The KRAA Z-MP (pronounced "crazy M P") is a sub-$10,000 cluster built as a demonstration of all our new technologies and to compete in the HPC (High Performance Computing) Games at SC2000.
What happened at the HPC games? Of 656 benchmarks on which scores were reported, Rome Labs won/tied 418, we got 225, a PowerPC G4 cluster got 27, and a Pentium Pro cluster got 9 -- overall, 96% of the benchmarks were won by Athlons. Rome Labs entered a cluster of Athlons that was very similar to the KRAA Z-MP, but used a standard 100Mb/s network to connect sixteen 700MHz Athlons and one 1.1GHz Athlon. The result was that Rome was able to run all the benchmarks, but we had many that we simply could not run (e.g., PVM doesn't understand the KRAA Z-MP's FNN, so we were unable to run any of the PVM benchmarks). Rome also used a newer version of GCC that has been partially tuned for the Athlon, allowing their system to beat the KRAA Z-MP on some benchmarks. Anyway, the KRAA Z-MP won the "Most Innovative Architecture" award in the HPC Games... and it blew away the competition in the benchmarks that were related to its special features, such as the bisection bandwidth benchmarks or the few benchmarks where we were able to legitimately use our 3DNow! support (e.g., some of the cache benchmarks). We did not have time to use the AFN for any of the benchmarks.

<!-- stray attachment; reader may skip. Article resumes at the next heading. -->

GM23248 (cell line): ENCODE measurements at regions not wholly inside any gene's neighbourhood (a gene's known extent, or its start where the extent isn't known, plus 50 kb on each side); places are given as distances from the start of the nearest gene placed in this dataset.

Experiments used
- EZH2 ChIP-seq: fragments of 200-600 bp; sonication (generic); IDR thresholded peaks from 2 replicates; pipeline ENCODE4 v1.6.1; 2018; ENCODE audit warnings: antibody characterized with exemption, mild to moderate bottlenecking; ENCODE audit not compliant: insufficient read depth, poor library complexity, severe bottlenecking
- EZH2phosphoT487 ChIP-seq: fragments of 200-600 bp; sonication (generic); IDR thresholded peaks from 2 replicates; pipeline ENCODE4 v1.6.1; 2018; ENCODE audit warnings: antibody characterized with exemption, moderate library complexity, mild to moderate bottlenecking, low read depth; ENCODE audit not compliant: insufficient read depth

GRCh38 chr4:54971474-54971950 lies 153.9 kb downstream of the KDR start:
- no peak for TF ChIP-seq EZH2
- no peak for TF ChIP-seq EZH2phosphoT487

The remainder of this page contains a set of overview slides followed by a detailed accounting of the cost of the KRAA Z-MP.
The following slides, which were created to be displayed on the KRAA Z-MP's video wall during SC2000, explain a bit more about the design of the machine.
The cost of the KRAA Z-MP is summarized in the following table (also available as .ps and .pdf files). Note that the Asound NICs turned out to be a very bad choice: they were manufactured with a burr on the card edge connector which literally destroyed some of the PCI slots. This level of manufacturing defect is obvious (once a board is tried) and inexcusable.
We wish to thank AMD for their generous support of our work, both in providing us with the Athlon processors and in helping us to afford building the KRAA Z-MP and showing it at SC2000.
The only thing set in stone is our name.